The takeaway is that failing to train managers could hurt your bottom line—so make
sure you bring supervisors up to speed.
GUARD AGAINST ABUSE
The vast majority of employees who request
FMLA leave likely have a legitimate need,
but some people seek to exploit the statute.
Take the case of the Dallas marketing
director who left work due to a panic attack
days after receiving a performance im-
provement plan, according to court re-
cords. A couple of weeks after that, she
was spotted at a Beyonce concert—in
her employer’s corporate skybox. Un-
der HR’s direction, she was fred for
performing poorly at work, attending
the concert and failing to respond to
her boss’s inquiries. The court found
that the employer was well within its
rights to terminate because of honest
suspicions about FMLA abuse.
To discourage such abuse, closely
review an employee’s FMLA medical
certifcation. “Employers all too often
accept vague and ambiguous informa-
tion supporting the need for leave,”
says attorney Jef Nowak, a lawyer
at Franczek Radelet in Chicago. “If
things are unclear, don’t be afraid
to ask for clarification on medical
facts”—particularly those supporting
the need for leave, and the frequency
and duration of absences. Managers
have the “right to know the basic med-
ical reasons why an employee cannot
work and for how long and should in-
sist upon information.”
When someone requests open-ended
leave, ask for additional information.
If the details still aren’t clear, consider
telling the worker to provide clarifca-
tion from his or her physician about the
need for time away from work. “When
an employer pushes back on vague cer-
tifcation or leave that is taken incon-
sistently with what has been certifed,
it sends a message that the employer
takes FMLA administration seriously
and will guard against leave abuse,”
If you are concerned that an employee is abusing intermittent leave—
for instance, to extend the holidays—
require the individual to recertify and
to ask his or her doctor to analyze the
pattern of absences. Is the time of consistent with what would be expected
for that medical condition?
“This can be a particularly efective
tool for employers to ensure their employees are using FMLA leave legitimately,” Nowak says. Sometimes doctors simply rubber-stamp their patients’
need for time of. “But what I fnd is that
this exercise encourages candid con-
KNOW YOUR ROLE: MANAGING FMLA AND ADA LEAVE
The complexity of the Family and Medical Leave Act (FMLA) has been tripping up HR
since it was enacted 25 years ago. “The FMLA is definitely among the top issues we
get asked about,” says Amber Clayton, SHRM-SCP, director of the Society for Human
Resource Management’s (SHRM’s) HR Knowledge Center, a resource for SHRM members with questions about employment-related issues. Adding to the confusion is the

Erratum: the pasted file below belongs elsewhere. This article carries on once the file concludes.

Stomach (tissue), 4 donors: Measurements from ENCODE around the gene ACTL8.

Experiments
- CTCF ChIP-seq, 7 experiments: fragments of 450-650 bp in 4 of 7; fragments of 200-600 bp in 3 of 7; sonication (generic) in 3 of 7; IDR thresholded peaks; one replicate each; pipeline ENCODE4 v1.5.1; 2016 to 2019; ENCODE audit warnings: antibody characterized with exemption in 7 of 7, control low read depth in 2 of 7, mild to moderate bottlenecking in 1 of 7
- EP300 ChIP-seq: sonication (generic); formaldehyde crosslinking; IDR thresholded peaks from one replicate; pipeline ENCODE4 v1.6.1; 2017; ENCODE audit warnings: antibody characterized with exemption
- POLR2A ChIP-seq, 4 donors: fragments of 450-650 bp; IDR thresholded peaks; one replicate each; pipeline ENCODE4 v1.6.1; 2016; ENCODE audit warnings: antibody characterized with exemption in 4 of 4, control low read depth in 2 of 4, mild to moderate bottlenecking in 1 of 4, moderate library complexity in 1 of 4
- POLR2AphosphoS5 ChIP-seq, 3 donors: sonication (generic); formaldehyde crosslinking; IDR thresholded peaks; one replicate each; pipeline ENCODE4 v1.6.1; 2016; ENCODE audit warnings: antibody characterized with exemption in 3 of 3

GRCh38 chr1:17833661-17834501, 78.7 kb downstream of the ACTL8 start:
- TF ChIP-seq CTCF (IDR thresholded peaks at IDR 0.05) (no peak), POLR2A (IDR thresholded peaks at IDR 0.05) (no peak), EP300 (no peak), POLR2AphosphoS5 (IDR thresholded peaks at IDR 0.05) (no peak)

Americans with Disabilities Act (ADA), under which employees may qualify for extended leave. Managing requests that involve two statutes is tricky but critical.
HERE ARE ANSWERS TO SOME COMMONLY ASKED QUESTIONS:
Do the two laws cover the same workplaces? Not necessarily. The ADA applies
to employers with 15 or more employees. The FMLA generally kicks in at workplaces with 50 or more workers within a 75-mile radius.
Do the statutes provide for the same amount of leave? No. The FMLA allows for
up to 12 weeks of protected leave. The courts have ruled that time away from work
can be an accommodation under the ADA, but the law doesn’t set a limit on how
much time a company is required to allow—it depends on the situation.
Can leave under the FMLA and the ADA run concurrently? Yes, but it doesn’t
have to. Workers who have used up FMLA leave can still request time away under
the ADA if they meet the law’s definition of a person with a disability.
The Equal Employment Opportunity Commission has said that leave for medical
treatment is a type of reasonable accommodation and that an employer may need
to extend time off until it becomes an undue hardship on the organization’s operations. But not all courts agree with the commission’s analysis. Given the differing
interpretations, it’s a good idea to discuss your specific issues with your employment attorney.
Besides granting additional leave, how else might I need to coordinate the
ADA with the FMLA?
Even if your company is not required to accommodate a multi-month leave of
absence under the ADA, you’ll need to explore other accommodations that would
allow an employee with a disability to return to work following the expiration of
his or her time away under the FMLA, advises Jonathan R. Mook, a lawyer with
DiMuro Ginsberg in Alexandria, Va. Such accommodations could include eliminating marginal job functions that the individual cannot do or transferring the person
to a vacant position with responsibilities that he or she can perform notwithstanding limitations caused by the disability.